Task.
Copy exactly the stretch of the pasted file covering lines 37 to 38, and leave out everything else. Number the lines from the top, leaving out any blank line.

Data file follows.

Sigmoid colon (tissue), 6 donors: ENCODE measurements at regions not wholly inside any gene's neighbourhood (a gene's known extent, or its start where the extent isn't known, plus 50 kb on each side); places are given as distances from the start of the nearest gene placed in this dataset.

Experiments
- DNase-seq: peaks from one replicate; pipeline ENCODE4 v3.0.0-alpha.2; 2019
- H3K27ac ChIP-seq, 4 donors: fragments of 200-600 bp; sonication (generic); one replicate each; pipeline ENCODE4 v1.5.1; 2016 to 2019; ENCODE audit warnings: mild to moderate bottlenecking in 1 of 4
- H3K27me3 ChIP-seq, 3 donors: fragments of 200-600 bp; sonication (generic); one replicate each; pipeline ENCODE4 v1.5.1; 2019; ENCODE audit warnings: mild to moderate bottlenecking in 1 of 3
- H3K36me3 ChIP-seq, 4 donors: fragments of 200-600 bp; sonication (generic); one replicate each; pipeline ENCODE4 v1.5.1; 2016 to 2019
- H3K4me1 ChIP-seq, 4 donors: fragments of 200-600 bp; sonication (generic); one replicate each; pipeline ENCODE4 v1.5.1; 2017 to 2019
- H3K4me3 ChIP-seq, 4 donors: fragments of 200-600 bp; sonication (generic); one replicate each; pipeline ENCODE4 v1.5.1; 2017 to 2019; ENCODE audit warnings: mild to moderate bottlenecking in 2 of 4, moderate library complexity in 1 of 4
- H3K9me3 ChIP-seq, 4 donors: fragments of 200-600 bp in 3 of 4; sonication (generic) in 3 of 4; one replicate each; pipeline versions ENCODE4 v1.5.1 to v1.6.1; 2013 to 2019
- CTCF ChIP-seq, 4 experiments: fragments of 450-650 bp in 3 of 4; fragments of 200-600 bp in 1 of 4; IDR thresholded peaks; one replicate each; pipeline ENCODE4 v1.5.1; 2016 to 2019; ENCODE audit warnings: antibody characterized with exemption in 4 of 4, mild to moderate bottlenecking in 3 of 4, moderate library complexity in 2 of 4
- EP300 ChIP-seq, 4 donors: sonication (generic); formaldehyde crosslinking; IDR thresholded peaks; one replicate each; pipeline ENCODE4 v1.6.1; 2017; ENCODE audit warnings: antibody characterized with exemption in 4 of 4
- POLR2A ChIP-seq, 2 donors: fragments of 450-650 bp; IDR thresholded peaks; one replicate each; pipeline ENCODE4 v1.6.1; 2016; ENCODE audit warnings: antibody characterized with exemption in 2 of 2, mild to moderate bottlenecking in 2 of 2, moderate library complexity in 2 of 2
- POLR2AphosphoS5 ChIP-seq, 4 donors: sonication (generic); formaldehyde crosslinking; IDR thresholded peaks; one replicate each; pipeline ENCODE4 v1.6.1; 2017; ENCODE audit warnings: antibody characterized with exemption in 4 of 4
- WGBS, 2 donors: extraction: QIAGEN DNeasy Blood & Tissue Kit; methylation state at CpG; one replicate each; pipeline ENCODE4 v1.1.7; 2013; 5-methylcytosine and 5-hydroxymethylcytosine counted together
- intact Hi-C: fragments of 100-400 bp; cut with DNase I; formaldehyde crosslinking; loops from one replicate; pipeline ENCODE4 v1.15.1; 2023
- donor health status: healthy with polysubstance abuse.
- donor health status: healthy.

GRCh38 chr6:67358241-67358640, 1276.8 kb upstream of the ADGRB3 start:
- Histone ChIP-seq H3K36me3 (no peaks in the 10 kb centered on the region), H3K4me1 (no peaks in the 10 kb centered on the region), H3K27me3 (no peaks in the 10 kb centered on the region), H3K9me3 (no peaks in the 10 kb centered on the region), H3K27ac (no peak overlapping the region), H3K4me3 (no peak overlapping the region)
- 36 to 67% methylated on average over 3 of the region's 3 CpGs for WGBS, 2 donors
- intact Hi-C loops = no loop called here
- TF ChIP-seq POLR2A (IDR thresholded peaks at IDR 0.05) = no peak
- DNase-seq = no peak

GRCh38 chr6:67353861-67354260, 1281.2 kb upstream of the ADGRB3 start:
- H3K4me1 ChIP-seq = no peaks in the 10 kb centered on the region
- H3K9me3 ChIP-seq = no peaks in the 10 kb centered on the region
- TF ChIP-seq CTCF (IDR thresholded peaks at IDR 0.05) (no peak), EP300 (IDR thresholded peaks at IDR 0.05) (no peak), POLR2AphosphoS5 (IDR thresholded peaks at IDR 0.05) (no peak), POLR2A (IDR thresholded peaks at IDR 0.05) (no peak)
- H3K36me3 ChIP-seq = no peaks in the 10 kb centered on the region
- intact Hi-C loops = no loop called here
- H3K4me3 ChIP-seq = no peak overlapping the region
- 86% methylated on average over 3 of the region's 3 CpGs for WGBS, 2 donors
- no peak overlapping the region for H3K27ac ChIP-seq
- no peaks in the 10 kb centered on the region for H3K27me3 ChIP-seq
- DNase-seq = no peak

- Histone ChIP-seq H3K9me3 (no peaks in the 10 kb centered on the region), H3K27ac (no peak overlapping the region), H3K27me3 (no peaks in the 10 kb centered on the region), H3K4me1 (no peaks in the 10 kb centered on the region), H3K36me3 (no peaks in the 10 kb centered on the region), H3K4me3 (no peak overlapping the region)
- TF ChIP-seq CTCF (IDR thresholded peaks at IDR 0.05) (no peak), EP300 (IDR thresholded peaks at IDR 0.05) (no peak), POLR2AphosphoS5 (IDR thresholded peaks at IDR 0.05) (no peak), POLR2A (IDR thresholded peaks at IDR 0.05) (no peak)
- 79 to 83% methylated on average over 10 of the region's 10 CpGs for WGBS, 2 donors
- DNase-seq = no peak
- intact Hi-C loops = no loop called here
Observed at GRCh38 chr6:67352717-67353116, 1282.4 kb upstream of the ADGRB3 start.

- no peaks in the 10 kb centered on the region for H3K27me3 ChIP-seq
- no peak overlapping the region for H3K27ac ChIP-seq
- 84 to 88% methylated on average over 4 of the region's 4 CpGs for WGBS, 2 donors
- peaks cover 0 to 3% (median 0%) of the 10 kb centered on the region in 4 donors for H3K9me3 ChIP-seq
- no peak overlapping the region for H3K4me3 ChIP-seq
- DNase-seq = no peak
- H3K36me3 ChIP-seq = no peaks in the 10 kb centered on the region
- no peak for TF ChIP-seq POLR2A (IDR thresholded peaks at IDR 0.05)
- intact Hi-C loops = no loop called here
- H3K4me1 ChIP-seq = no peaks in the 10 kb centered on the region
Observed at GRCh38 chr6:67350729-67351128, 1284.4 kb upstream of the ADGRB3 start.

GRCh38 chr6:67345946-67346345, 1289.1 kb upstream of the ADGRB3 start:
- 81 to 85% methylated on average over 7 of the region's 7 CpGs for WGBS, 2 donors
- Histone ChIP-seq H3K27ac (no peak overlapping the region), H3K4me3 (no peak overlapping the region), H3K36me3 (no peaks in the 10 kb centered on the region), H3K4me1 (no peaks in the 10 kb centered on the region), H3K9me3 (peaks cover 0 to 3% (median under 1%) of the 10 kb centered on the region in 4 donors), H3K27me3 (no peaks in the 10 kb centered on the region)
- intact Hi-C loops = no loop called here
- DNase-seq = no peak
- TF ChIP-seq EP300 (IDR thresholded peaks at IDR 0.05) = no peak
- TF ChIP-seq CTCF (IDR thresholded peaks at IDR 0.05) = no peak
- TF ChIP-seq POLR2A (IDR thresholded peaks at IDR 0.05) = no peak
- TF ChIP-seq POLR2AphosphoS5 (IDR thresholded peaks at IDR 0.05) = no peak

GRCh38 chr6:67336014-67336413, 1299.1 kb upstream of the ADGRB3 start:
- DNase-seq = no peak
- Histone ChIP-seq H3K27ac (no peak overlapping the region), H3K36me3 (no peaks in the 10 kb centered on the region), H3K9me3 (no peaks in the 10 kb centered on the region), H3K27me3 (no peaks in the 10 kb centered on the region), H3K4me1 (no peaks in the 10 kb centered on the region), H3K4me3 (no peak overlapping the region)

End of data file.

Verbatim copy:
- 79 to 83% methylated on average over 10 of the region's 10 CpGs for WGBS, 2 donors
- DNase-seq = no peak